Agreeing on the meaning of a “project”
“Project” is one of the most international words. It is present in all of the national languages of Nordic and Baltic countries in almost exactly the same form, and yet when we start talking about cross-border service delivery, we are in for a surprise.
Taking High Performance Computing which is typically based on batch processing (HPC) for example. It is one of the oldest and most established types of services. Access to HPC resources is often granted on a project basis. Within the same country it is typically not a problem but when consumers try to cross the border and get service from a new place, it becomes one. How should I describe the project? Can there be more than one Principal Investigator? Can the project end? What happens if I reopen the project? The answers even to a small set of questions are different from country to country.
A typical solution for such problems is to agree upon a common glossary of terms and their meaning. For EOSC, a similar approach is being taken with the introduction of EOSC Interoperability Framework (IF). Based on the European Interoperability Framework, EOSC IF provides a set of guidelines to consider when developing a service to make it easier for the end-users to use it. EOSC IF covers four aspects of interoperability:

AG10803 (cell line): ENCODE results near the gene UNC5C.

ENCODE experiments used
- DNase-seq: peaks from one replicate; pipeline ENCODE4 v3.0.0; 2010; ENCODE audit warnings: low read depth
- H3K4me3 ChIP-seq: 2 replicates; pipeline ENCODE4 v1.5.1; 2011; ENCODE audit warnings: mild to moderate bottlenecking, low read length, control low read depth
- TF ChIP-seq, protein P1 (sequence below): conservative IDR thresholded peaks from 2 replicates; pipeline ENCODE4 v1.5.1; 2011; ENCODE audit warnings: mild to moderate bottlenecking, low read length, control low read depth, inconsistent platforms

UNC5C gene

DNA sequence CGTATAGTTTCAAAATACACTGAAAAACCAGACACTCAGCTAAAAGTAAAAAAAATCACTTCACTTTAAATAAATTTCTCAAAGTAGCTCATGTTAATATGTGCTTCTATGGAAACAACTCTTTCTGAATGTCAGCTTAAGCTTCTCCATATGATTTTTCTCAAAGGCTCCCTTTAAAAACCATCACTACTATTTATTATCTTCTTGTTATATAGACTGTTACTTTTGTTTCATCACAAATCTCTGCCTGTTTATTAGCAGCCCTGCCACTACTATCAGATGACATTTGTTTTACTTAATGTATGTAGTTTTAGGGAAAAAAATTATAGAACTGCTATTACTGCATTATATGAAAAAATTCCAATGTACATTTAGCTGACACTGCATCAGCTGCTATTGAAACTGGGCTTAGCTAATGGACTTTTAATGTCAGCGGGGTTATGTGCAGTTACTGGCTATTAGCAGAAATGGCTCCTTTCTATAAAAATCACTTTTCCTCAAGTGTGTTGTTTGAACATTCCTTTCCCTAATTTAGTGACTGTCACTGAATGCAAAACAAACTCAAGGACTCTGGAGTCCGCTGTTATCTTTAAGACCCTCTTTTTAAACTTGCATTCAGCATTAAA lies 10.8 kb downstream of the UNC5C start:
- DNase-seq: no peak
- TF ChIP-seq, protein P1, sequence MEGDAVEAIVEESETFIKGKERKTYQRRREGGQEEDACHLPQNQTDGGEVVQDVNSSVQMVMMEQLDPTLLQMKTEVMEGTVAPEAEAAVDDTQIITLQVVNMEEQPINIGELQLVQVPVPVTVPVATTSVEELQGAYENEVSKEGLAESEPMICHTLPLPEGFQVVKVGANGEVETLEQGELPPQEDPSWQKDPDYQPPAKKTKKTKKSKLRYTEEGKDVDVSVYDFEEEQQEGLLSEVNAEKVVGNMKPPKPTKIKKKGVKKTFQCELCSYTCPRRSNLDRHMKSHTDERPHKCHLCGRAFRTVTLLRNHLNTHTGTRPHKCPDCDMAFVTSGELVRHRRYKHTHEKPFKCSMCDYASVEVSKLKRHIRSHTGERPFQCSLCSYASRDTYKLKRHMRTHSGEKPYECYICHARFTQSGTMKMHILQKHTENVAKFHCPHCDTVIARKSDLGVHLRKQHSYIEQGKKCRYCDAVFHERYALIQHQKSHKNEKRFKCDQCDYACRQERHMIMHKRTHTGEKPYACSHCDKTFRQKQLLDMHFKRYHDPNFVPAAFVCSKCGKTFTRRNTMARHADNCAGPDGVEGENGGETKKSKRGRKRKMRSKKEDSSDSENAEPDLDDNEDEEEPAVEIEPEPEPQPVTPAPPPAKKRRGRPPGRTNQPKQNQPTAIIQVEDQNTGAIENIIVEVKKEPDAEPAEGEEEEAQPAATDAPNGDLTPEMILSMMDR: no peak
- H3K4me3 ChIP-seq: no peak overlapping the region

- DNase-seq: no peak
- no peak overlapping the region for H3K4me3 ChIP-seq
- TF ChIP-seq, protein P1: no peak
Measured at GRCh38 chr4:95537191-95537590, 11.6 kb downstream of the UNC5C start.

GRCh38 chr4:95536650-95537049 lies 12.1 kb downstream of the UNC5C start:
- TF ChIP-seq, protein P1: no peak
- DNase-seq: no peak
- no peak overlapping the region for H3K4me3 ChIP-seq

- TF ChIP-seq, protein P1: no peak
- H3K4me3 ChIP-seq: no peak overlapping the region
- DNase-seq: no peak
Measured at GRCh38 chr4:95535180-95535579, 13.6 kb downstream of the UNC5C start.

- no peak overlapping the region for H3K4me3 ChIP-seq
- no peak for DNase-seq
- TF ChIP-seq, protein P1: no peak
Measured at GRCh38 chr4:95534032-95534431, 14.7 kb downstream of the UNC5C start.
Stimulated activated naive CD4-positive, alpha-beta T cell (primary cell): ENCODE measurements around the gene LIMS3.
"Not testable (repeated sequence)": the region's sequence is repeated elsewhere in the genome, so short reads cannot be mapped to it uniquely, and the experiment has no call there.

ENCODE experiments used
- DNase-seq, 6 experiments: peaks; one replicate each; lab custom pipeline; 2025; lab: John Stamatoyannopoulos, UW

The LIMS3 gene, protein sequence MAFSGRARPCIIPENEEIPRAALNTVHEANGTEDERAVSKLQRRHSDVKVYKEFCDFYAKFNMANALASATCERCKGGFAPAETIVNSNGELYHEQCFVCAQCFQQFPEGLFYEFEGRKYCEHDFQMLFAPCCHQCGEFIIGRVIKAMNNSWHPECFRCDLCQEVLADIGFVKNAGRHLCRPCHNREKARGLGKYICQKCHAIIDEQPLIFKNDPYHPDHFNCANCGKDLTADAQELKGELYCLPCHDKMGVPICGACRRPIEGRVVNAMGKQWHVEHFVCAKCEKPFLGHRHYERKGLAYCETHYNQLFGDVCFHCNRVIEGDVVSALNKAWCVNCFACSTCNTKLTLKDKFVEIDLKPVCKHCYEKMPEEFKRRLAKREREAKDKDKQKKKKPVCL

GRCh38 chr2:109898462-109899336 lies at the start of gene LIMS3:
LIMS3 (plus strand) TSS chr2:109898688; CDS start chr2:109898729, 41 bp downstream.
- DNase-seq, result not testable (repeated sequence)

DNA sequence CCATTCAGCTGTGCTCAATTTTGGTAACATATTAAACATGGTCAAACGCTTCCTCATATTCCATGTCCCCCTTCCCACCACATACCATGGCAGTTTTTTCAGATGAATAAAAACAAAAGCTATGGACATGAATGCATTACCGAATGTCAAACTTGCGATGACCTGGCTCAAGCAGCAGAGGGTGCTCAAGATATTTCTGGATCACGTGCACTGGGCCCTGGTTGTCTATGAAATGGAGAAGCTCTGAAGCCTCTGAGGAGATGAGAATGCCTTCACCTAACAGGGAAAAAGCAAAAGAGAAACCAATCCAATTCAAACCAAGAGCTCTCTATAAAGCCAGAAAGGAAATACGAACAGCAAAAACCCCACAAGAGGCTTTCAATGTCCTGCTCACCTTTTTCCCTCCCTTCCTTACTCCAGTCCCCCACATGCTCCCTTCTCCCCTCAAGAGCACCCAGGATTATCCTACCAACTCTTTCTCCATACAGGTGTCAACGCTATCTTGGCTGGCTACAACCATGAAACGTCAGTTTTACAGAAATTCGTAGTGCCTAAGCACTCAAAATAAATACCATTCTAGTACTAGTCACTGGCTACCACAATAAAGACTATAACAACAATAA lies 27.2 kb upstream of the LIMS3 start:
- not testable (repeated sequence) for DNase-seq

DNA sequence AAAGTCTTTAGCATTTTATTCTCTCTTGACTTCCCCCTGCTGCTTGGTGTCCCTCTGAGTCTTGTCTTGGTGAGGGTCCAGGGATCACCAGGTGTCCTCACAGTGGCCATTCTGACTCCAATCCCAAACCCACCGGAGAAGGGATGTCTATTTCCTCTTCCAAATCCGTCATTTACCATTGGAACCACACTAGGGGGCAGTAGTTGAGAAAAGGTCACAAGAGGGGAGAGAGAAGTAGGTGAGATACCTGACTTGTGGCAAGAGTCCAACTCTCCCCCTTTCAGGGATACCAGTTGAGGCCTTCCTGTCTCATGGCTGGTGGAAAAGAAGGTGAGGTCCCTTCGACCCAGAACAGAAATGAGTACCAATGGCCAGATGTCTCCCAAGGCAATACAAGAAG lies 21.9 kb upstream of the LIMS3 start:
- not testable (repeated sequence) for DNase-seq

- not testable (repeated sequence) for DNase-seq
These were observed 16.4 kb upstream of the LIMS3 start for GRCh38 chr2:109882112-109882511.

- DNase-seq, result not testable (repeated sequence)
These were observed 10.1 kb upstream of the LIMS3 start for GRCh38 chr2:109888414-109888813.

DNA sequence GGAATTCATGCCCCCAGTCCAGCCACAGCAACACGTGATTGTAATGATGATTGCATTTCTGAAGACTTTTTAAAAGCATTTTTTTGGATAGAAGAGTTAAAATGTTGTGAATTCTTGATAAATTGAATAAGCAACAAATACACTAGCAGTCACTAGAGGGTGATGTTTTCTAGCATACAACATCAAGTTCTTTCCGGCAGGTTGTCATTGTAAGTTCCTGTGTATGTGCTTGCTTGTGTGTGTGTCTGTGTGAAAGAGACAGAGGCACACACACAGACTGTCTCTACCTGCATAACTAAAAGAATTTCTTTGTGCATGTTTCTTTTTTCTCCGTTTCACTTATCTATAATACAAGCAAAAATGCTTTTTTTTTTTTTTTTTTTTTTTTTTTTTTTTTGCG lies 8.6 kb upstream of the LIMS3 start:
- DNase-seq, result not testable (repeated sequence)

Based on the experience of EOSC-Nordic WP3 so far, the main issues for making services go beyond the border are on the organisational and legal level. Such issues cannot be solved by EOSC-Nordic alone and are rather in the area of responsibility for the EOSC governing body. Technical and semantic levels are on the other hand easier to solve by aligning service providers and that is what we are trying to achieve in WP to make the life of researchers easier.